At home in four languages

German is still one of the most important European languages. For the 14-year-old Elisa Lena from Brussels, German is one of four languages that she speaks and uses quite naturally on a daily basis.

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Elisa Lena speaks German, her mother’s language, just as well as Italian. She can roll the “r” like her relatives in Italy, her father’s native country. Which of the two languages does she prefer? She can’t say, replies Elisa, shakes her curls and laughs. She enjoys speaking English just as much, and has been familiar with French since nursery. Elisa feels at home in four languages. She can switch effortlessly from one to the other. “If I can’t think of a word, then I try to paraphrase it,” says the 14-year-old pupil. She was born and grew up in Brussels. Here, at the heart of the European Union (EU) with its 24 official languages, you hear a lot of idioms. Belgium alone has three official languages: French, Flemish and German. But not in all families is multilingualism as rigorously practised as an Elisa’s family. 

German is still one of the most important European languages. Until the first half of the last century it was the language of science, medicine and psychology. In literature and the humanities German is still hugely important. Worldwide, around 130 million people speak German as a first or second language, and more than 15 million people are learning German. Most of them live in Europe. According to a study by the Goethe-Institut 9.4 million people there were learning German in 2015.

Nowhere as popular as in Poland

The positive image of Germany, the country’s stable economic situation and the excellent options for training and further training are decisive factors in motivating people to learn the language. Especially in non-EU countries like Bosnia and Herzegovina, Macedonia, Serbia and Turkey there is an increased interest. But the demand for German courses is also increasing in EU member states – especially in the Netherlands and in Spain. However, nowhere is German as popular as in Poland. In all, 2.3 million people are learning German there, and 2.1 million began at an early age.

One reason for these positive figures is Germany’s own intensive efforts to make learning German attractive and provide interesting offers such as exchange programmes and scholarships. In 2008 the German Federal Foreign Office launched the initiative “Schools: Partners for the Future” (PASCH), which it implements in cooperation with the Goethe-Institut, the German Academic Exchange Service (DAAD) and the Educational Exchange Service of the Standing Conference of the Ministers of Education and Cultural Affairs of the Länder. The PASCH network numbers over 1,800 schools. In the national education systems the 159 Goethe-Instituts support almost 600 schools, which have expanded German instruction or even newly introduced it. The network also includes 142 German Schools Abroad, of which 44 are in Europe.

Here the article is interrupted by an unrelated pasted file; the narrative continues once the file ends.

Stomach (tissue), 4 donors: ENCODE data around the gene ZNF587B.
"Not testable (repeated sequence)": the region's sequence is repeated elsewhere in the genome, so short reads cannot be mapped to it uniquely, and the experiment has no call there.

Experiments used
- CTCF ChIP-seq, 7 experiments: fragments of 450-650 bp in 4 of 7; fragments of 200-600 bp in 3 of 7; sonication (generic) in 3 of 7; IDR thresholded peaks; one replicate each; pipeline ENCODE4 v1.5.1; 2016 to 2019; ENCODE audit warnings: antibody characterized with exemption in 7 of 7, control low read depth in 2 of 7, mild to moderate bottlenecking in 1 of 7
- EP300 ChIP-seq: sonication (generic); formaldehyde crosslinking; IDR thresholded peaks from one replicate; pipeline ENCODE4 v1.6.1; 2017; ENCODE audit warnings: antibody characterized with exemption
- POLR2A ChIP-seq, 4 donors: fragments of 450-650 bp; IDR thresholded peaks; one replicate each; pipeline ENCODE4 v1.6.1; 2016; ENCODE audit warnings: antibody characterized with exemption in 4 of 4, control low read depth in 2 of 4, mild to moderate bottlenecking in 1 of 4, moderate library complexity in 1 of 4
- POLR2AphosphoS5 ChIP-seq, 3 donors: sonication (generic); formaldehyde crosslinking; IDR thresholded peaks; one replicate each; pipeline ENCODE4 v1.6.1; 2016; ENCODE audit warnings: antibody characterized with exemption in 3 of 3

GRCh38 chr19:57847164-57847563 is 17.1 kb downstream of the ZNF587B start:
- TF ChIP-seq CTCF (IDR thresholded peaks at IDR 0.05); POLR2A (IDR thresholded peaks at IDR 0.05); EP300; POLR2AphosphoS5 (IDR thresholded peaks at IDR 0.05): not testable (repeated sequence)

Promoting mutual understanding

The ambitious goal of the EU countries is that in addition to their mother tongue all EU citizens should speak two foreign languages. This agreement was reached in 2002 in Barcelona by EU heads of state and government. The idea behind it: to cultivate the diversity of languages in Europe and promote mutual understanding. Even though these figures are likely to be difficult to achieve – in 2012 only one in four Europeans spoke two foreign languages – several countries are working hard at achieving this aim and their schools teach several languages. For example, pupils in Luxembourg, Finland, Malta, the Netherlands, Estonia, Italy, Cyprus, Romania, Iceland, Lichtenstein, and Macedonia speak at least two languages. The European average is 1.6 languages. So those EU officials responsible for multilingual matters would presumably be more than thrilled with Elisa Lena’s language skills.

In 2012 children in Germany learned an average of 1.3 languages. In 2015/2016 over 7 million pupils attended English lessons, and around one and a half million learned French. But in recent years Spanish has become increasingly popular. While in 2002/2003 only 150,000 pupils learned Spanish, in 2015/2016 over 400,000 pupils attended Spanish lessons. Many students find Spanish easier and like the fact that it is not only spoken in Spain, but also in many countries of South America. Consequently, they tend to drop French as a second foreign language. FranceMobil/mobiklasse.de is a light-hearted project aimed at pupils in Germany and France and seeks to spark an interest in learning the respective other country’s language. After all, over 50 years ago the Élysée Contract established friendly relations between Germany and France, and they are keen to maintain their close ties.

A conglomeration of languages in the schoolyard

From the first day onwards her parents spoke German and Italian to her, relates Elisa Lena. In addition, she attends the German branch of one of the so-called European Schools in Brussels. There she is largely taught in German, though history, geography and religion are taught in English. She also attends French and Italian lessons there. Founded by the EU member states, the European Schools offer their pupils a multilingual and multicultural education from primary school onwards and are largely reserved for the children of parents working in the European institutions. In Brussels there are four European Schools with several thousand pupils. In the schoolyard you hear a colourful conglomeration of languages. But English is the language used in class, relates Elisa. After all, it is the language of young people, she says.

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